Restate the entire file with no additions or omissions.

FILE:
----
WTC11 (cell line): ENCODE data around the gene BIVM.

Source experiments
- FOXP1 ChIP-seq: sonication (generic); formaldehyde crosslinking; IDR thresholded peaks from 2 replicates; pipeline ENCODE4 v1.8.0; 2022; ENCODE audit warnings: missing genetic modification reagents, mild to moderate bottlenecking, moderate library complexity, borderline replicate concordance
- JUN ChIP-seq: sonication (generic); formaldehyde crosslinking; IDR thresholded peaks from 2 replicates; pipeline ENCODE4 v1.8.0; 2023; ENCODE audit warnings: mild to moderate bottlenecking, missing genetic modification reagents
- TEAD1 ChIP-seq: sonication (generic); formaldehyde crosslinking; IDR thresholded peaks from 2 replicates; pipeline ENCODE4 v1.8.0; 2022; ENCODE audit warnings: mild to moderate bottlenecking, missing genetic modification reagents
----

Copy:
WTC11 (cell line): ENCODE data around the gene BIVM.

Source experiments
- FOXP1 ChIP-seq: sonication (generic); formaldehyde crosslinking; IDR thresholded peaks from 2 replicates; pipeline ENCODE4 v1.8.0; 2022; ENCODE audit warnings: missing genetic modification reagents, mild to moderate bottlenecking, moderate library complexity, borderline replicate concordance
- JUN ChIP-seq: sonication (generic); formaldehyde crosslinking; IDR thresholded peaks from 2 replicates; pipeline ENCODE4 v1.8.0; 2023; ENCODE audit warnings: mild to moderate bottlenecking, missing genetic modification reagents
- TEAD1 ChIP-seq: sonication (generic); formaldehyde crosslinking; IDR thresholded peaks from 2 replicates; pipeline ENCODE4 v1.8.0; 2022; ENCODE audit warnings: mild to moderate bottlenecking, missing genetic modification reagents